UN Secretary-General Ban Ki-moon today voiced concern about the possible use of chemical weapons in the Syrian conflict and stressed the need for the international community to keep a close eye on the situation.
“It would be reprehensible if anybody in Syria is contemplating use of such weapons of mass destruction, like chemical weapons,” Mr. Ban told reporters in Belgrade, Serbia, where he is on an official visit.
“I sincerely hope that the international community keeps an eye on this so that […] no such things happen,” he stated, while also adding that he was not able to verify that the Middle Eastern country has a “considerable amount” of chemical weapons.
He also noted, with concern, that Syria is not a party to the Organisation for the Prohibition of Chemical Weapons (OPCW). The OPCW is the implementing body of the Chemical Weapons Convention, which aims to aims to eliminate an entire category of weapons of mass destruction by prohibiting the development, production, acquisition, stockpiling, retention, transfer or use of chemical weapons by States Parties.
The Syrian Government reportedly said today that it will use its chemical and biological weapons against foreign attack, while adding that it would not use them against its own citizens.
More than 10,000 people, mostly civilians, have been killed and tens of thousands displaced since the uprising against President Bashar al-Assad began some 16 months ago.
Mr. Ban said the United Nations is closely coordinating and consulting with all of the parties concerned, and that he will be discussing the issue of the weapons with his counter-part at the League of Arab States, Nabil Elaraby.
Meanwhile, the UN Under-Secretary-General for Peacekeeping Operations, Hervé Ladsous, and the UN Military Adviser, General Babacar Gaye, are leaving today for Syria, where they will assess the situation on the ground.
Gen. Gaye will take part in the UN Supervision Mission in Syria (UNSMIS) for the next month, following the departure of General Robert Mood, the Chief Observer and head of Mission.
UNSMIS has been tasked by the Security Council with monitoring the cessation of violence in Syria, as well as monitoring and supporting the full implementation of the six-point peace plan put forward by the Joint Special Envoy for the UN and the Arab League for the Syrian Crisis, Kofi Annan.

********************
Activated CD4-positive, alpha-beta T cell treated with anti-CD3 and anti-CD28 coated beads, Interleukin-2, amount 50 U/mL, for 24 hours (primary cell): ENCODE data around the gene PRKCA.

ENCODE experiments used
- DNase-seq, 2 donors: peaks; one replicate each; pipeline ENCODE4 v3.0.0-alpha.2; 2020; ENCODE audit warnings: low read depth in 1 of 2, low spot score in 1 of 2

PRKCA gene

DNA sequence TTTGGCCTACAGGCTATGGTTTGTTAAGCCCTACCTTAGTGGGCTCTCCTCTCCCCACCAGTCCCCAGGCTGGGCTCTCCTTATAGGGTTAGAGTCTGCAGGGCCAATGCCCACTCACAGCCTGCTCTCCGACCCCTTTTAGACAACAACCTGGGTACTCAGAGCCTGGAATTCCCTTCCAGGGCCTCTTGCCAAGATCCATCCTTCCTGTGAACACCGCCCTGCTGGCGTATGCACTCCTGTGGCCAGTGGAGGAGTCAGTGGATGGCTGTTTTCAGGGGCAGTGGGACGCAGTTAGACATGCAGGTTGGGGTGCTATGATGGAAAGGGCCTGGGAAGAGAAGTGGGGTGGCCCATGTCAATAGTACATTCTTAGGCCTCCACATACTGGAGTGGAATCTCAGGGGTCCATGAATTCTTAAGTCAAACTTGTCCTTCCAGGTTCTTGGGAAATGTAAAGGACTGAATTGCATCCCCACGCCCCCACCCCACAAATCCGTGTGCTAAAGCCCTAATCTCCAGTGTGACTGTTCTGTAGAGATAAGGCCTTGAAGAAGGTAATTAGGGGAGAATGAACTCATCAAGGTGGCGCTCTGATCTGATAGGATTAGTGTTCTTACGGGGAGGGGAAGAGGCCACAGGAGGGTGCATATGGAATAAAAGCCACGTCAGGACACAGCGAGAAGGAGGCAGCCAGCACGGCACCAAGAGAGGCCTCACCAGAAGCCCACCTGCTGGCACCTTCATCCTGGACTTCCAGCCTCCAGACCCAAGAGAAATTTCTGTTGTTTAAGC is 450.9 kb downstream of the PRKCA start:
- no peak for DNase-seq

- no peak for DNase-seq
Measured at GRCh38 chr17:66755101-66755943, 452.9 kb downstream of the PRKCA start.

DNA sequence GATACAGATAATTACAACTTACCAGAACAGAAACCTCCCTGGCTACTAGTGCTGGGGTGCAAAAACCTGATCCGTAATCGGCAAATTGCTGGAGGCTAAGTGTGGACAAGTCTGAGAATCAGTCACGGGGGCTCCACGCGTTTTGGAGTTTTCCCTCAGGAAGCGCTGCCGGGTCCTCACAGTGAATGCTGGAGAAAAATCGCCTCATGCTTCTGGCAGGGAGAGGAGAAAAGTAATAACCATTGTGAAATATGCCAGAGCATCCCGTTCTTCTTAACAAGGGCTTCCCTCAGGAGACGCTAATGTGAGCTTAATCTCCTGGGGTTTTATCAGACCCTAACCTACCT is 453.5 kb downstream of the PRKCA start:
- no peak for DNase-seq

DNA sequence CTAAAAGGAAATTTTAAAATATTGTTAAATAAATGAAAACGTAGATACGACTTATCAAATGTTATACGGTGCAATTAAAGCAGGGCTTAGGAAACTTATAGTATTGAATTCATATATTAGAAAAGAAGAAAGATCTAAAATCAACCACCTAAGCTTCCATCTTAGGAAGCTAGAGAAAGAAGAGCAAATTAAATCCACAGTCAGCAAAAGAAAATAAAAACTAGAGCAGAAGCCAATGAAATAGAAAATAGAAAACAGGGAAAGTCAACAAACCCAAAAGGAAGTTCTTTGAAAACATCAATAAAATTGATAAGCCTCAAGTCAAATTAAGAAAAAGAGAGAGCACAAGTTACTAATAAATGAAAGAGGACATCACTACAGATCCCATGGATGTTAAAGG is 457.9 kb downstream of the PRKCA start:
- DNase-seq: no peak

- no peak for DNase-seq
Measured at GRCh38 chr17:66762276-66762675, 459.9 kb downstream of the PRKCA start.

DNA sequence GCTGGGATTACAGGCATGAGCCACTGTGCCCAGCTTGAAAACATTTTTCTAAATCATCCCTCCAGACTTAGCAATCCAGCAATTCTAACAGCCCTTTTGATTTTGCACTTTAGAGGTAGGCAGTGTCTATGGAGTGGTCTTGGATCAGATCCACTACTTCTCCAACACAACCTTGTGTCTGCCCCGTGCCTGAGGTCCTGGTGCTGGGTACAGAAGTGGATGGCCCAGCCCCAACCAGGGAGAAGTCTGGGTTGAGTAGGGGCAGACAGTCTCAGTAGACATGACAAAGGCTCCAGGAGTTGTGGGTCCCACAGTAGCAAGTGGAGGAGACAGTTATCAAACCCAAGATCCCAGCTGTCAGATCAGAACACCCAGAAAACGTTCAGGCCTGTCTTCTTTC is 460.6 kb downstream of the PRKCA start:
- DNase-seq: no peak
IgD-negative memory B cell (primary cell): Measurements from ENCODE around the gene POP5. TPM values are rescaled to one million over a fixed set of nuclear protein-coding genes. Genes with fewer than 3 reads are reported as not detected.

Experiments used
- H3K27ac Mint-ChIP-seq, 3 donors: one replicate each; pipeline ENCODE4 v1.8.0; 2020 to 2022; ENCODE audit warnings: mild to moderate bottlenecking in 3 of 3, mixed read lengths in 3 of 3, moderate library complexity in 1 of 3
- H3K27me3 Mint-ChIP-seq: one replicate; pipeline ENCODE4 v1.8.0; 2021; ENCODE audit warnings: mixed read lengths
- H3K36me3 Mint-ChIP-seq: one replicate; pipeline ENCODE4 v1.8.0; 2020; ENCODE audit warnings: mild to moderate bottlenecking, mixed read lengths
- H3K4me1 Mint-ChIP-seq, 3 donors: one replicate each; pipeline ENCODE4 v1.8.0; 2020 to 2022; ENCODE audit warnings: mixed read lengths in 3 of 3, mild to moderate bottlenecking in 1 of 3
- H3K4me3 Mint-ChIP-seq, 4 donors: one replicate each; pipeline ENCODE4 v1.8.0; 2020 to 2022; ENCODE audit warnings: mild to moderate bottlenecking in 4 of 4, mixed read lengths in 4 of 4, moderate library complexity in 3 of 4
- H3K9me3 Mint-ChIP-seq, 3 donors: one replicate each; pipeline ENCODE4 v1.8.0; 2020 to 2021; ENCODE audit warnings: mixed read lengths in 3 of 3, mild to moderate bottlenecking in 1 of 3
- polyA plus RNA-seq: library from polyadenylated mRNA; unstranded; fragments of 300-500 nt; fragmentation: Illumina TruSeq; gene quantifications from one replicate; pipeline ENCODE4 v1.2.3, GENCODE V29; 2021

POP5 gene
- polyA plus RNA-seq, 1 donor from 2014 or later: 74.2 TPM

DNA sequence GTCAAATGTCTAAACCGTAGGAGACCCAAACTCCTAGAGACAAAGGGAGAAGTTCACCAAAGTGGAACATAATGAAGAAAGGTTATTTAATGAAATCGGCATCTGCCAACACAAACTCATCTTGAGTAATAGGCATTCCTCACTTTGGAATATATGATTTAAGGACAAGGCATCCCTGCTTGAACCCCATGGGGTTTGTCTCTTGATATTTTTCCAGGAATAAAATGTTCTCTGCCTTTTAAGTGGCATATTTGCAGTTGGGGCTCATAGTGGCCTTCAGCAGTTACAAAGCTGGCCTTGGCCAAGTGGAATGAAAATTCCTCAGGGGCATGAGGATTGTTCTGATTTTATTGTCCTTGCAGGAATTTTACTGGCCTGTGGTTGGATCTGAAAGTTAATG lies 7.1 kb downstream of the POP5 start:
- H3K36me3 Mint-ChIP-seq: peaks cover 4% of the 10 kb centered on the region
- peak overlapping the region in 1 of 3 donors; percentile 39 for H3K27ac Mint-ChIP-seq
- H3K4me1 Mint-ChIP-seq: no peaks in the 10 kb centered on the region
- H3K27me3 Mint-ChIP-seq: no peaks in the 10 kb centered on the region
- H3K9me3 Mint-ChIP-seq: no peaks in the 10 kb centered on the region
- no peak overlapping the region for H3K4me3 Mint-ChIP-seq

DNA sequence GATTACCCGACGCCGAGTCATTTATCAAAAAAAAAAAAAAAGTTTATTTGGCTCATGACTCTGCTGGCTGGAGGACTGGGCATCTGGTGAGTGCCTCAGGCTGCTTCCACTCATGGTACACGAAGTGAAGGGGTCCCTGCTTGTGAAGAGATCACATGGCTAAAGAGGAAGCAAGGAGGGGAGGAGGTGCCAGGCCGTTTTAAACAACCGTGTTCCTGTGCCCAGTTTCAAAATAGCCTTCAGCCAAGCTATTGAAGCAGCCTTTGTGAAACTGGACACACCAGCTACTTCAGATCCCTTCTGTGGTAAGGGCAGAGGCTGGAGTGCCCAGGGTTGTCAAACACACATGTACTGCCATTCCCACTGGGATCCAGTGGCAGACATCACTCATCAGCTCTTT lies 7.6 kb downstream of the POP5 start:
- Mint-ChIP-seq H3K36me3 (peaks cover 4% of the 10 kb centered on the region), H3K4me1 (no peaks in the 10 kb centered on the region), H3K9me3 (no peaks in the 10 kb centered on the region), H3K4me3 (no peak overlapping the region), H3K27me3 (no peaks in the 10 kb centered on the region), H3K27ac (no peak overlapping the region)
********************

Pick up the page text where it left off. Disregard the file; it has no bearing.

That plan calls for an end to violence, access for humanitarian agencies to provide relief to those in need, the release of detainees, the start of inclusive political dialogue, and unrestricted access to the country for the international media.
“I’m urging again, all the parties – all the Syrian Government forces and opposition forces – they must stop fighting. They must stop using violent means in addressing the situation,” said Mr. Ban, stressing the need to exert all possible efforts to help the Syrian people overcome the crisis.
Meanwhile in Iraq, UN officials strongly condemned the wave of attacks that started yesterday in the Middle Eastern country, killing dozens and injuring many more.
“I strongly condemn the heinous attacks and the senseless violence and bloodshed across the country,” the Secretary-Geneneral’s Deputy Special Representative, Gyorgy Busztin, in a news release from the UN Assistance Mission for Iraq (UNAMI).
“The scale and brutality of the attacks are appalling – especially now, when Iraqis are not only celebrating the holy month of Ramadan, with its messages of peace and reconciliation, but are also welcoming thousands of returnees who have fled the ongoing violence in Syria,” he added.
According to media reports, a coordinated string of bombings and shooting in 13 cities, including Baghdad, the capital, killed at least 91 people and injured nearly 200 more, targeting security forces and Government officials.
“The criminals who perpetrated these attacks must be held to account,” Mr. Busztin said. He also extended his condolences to the families of those who were killed and wished a speedy recovery for the injured.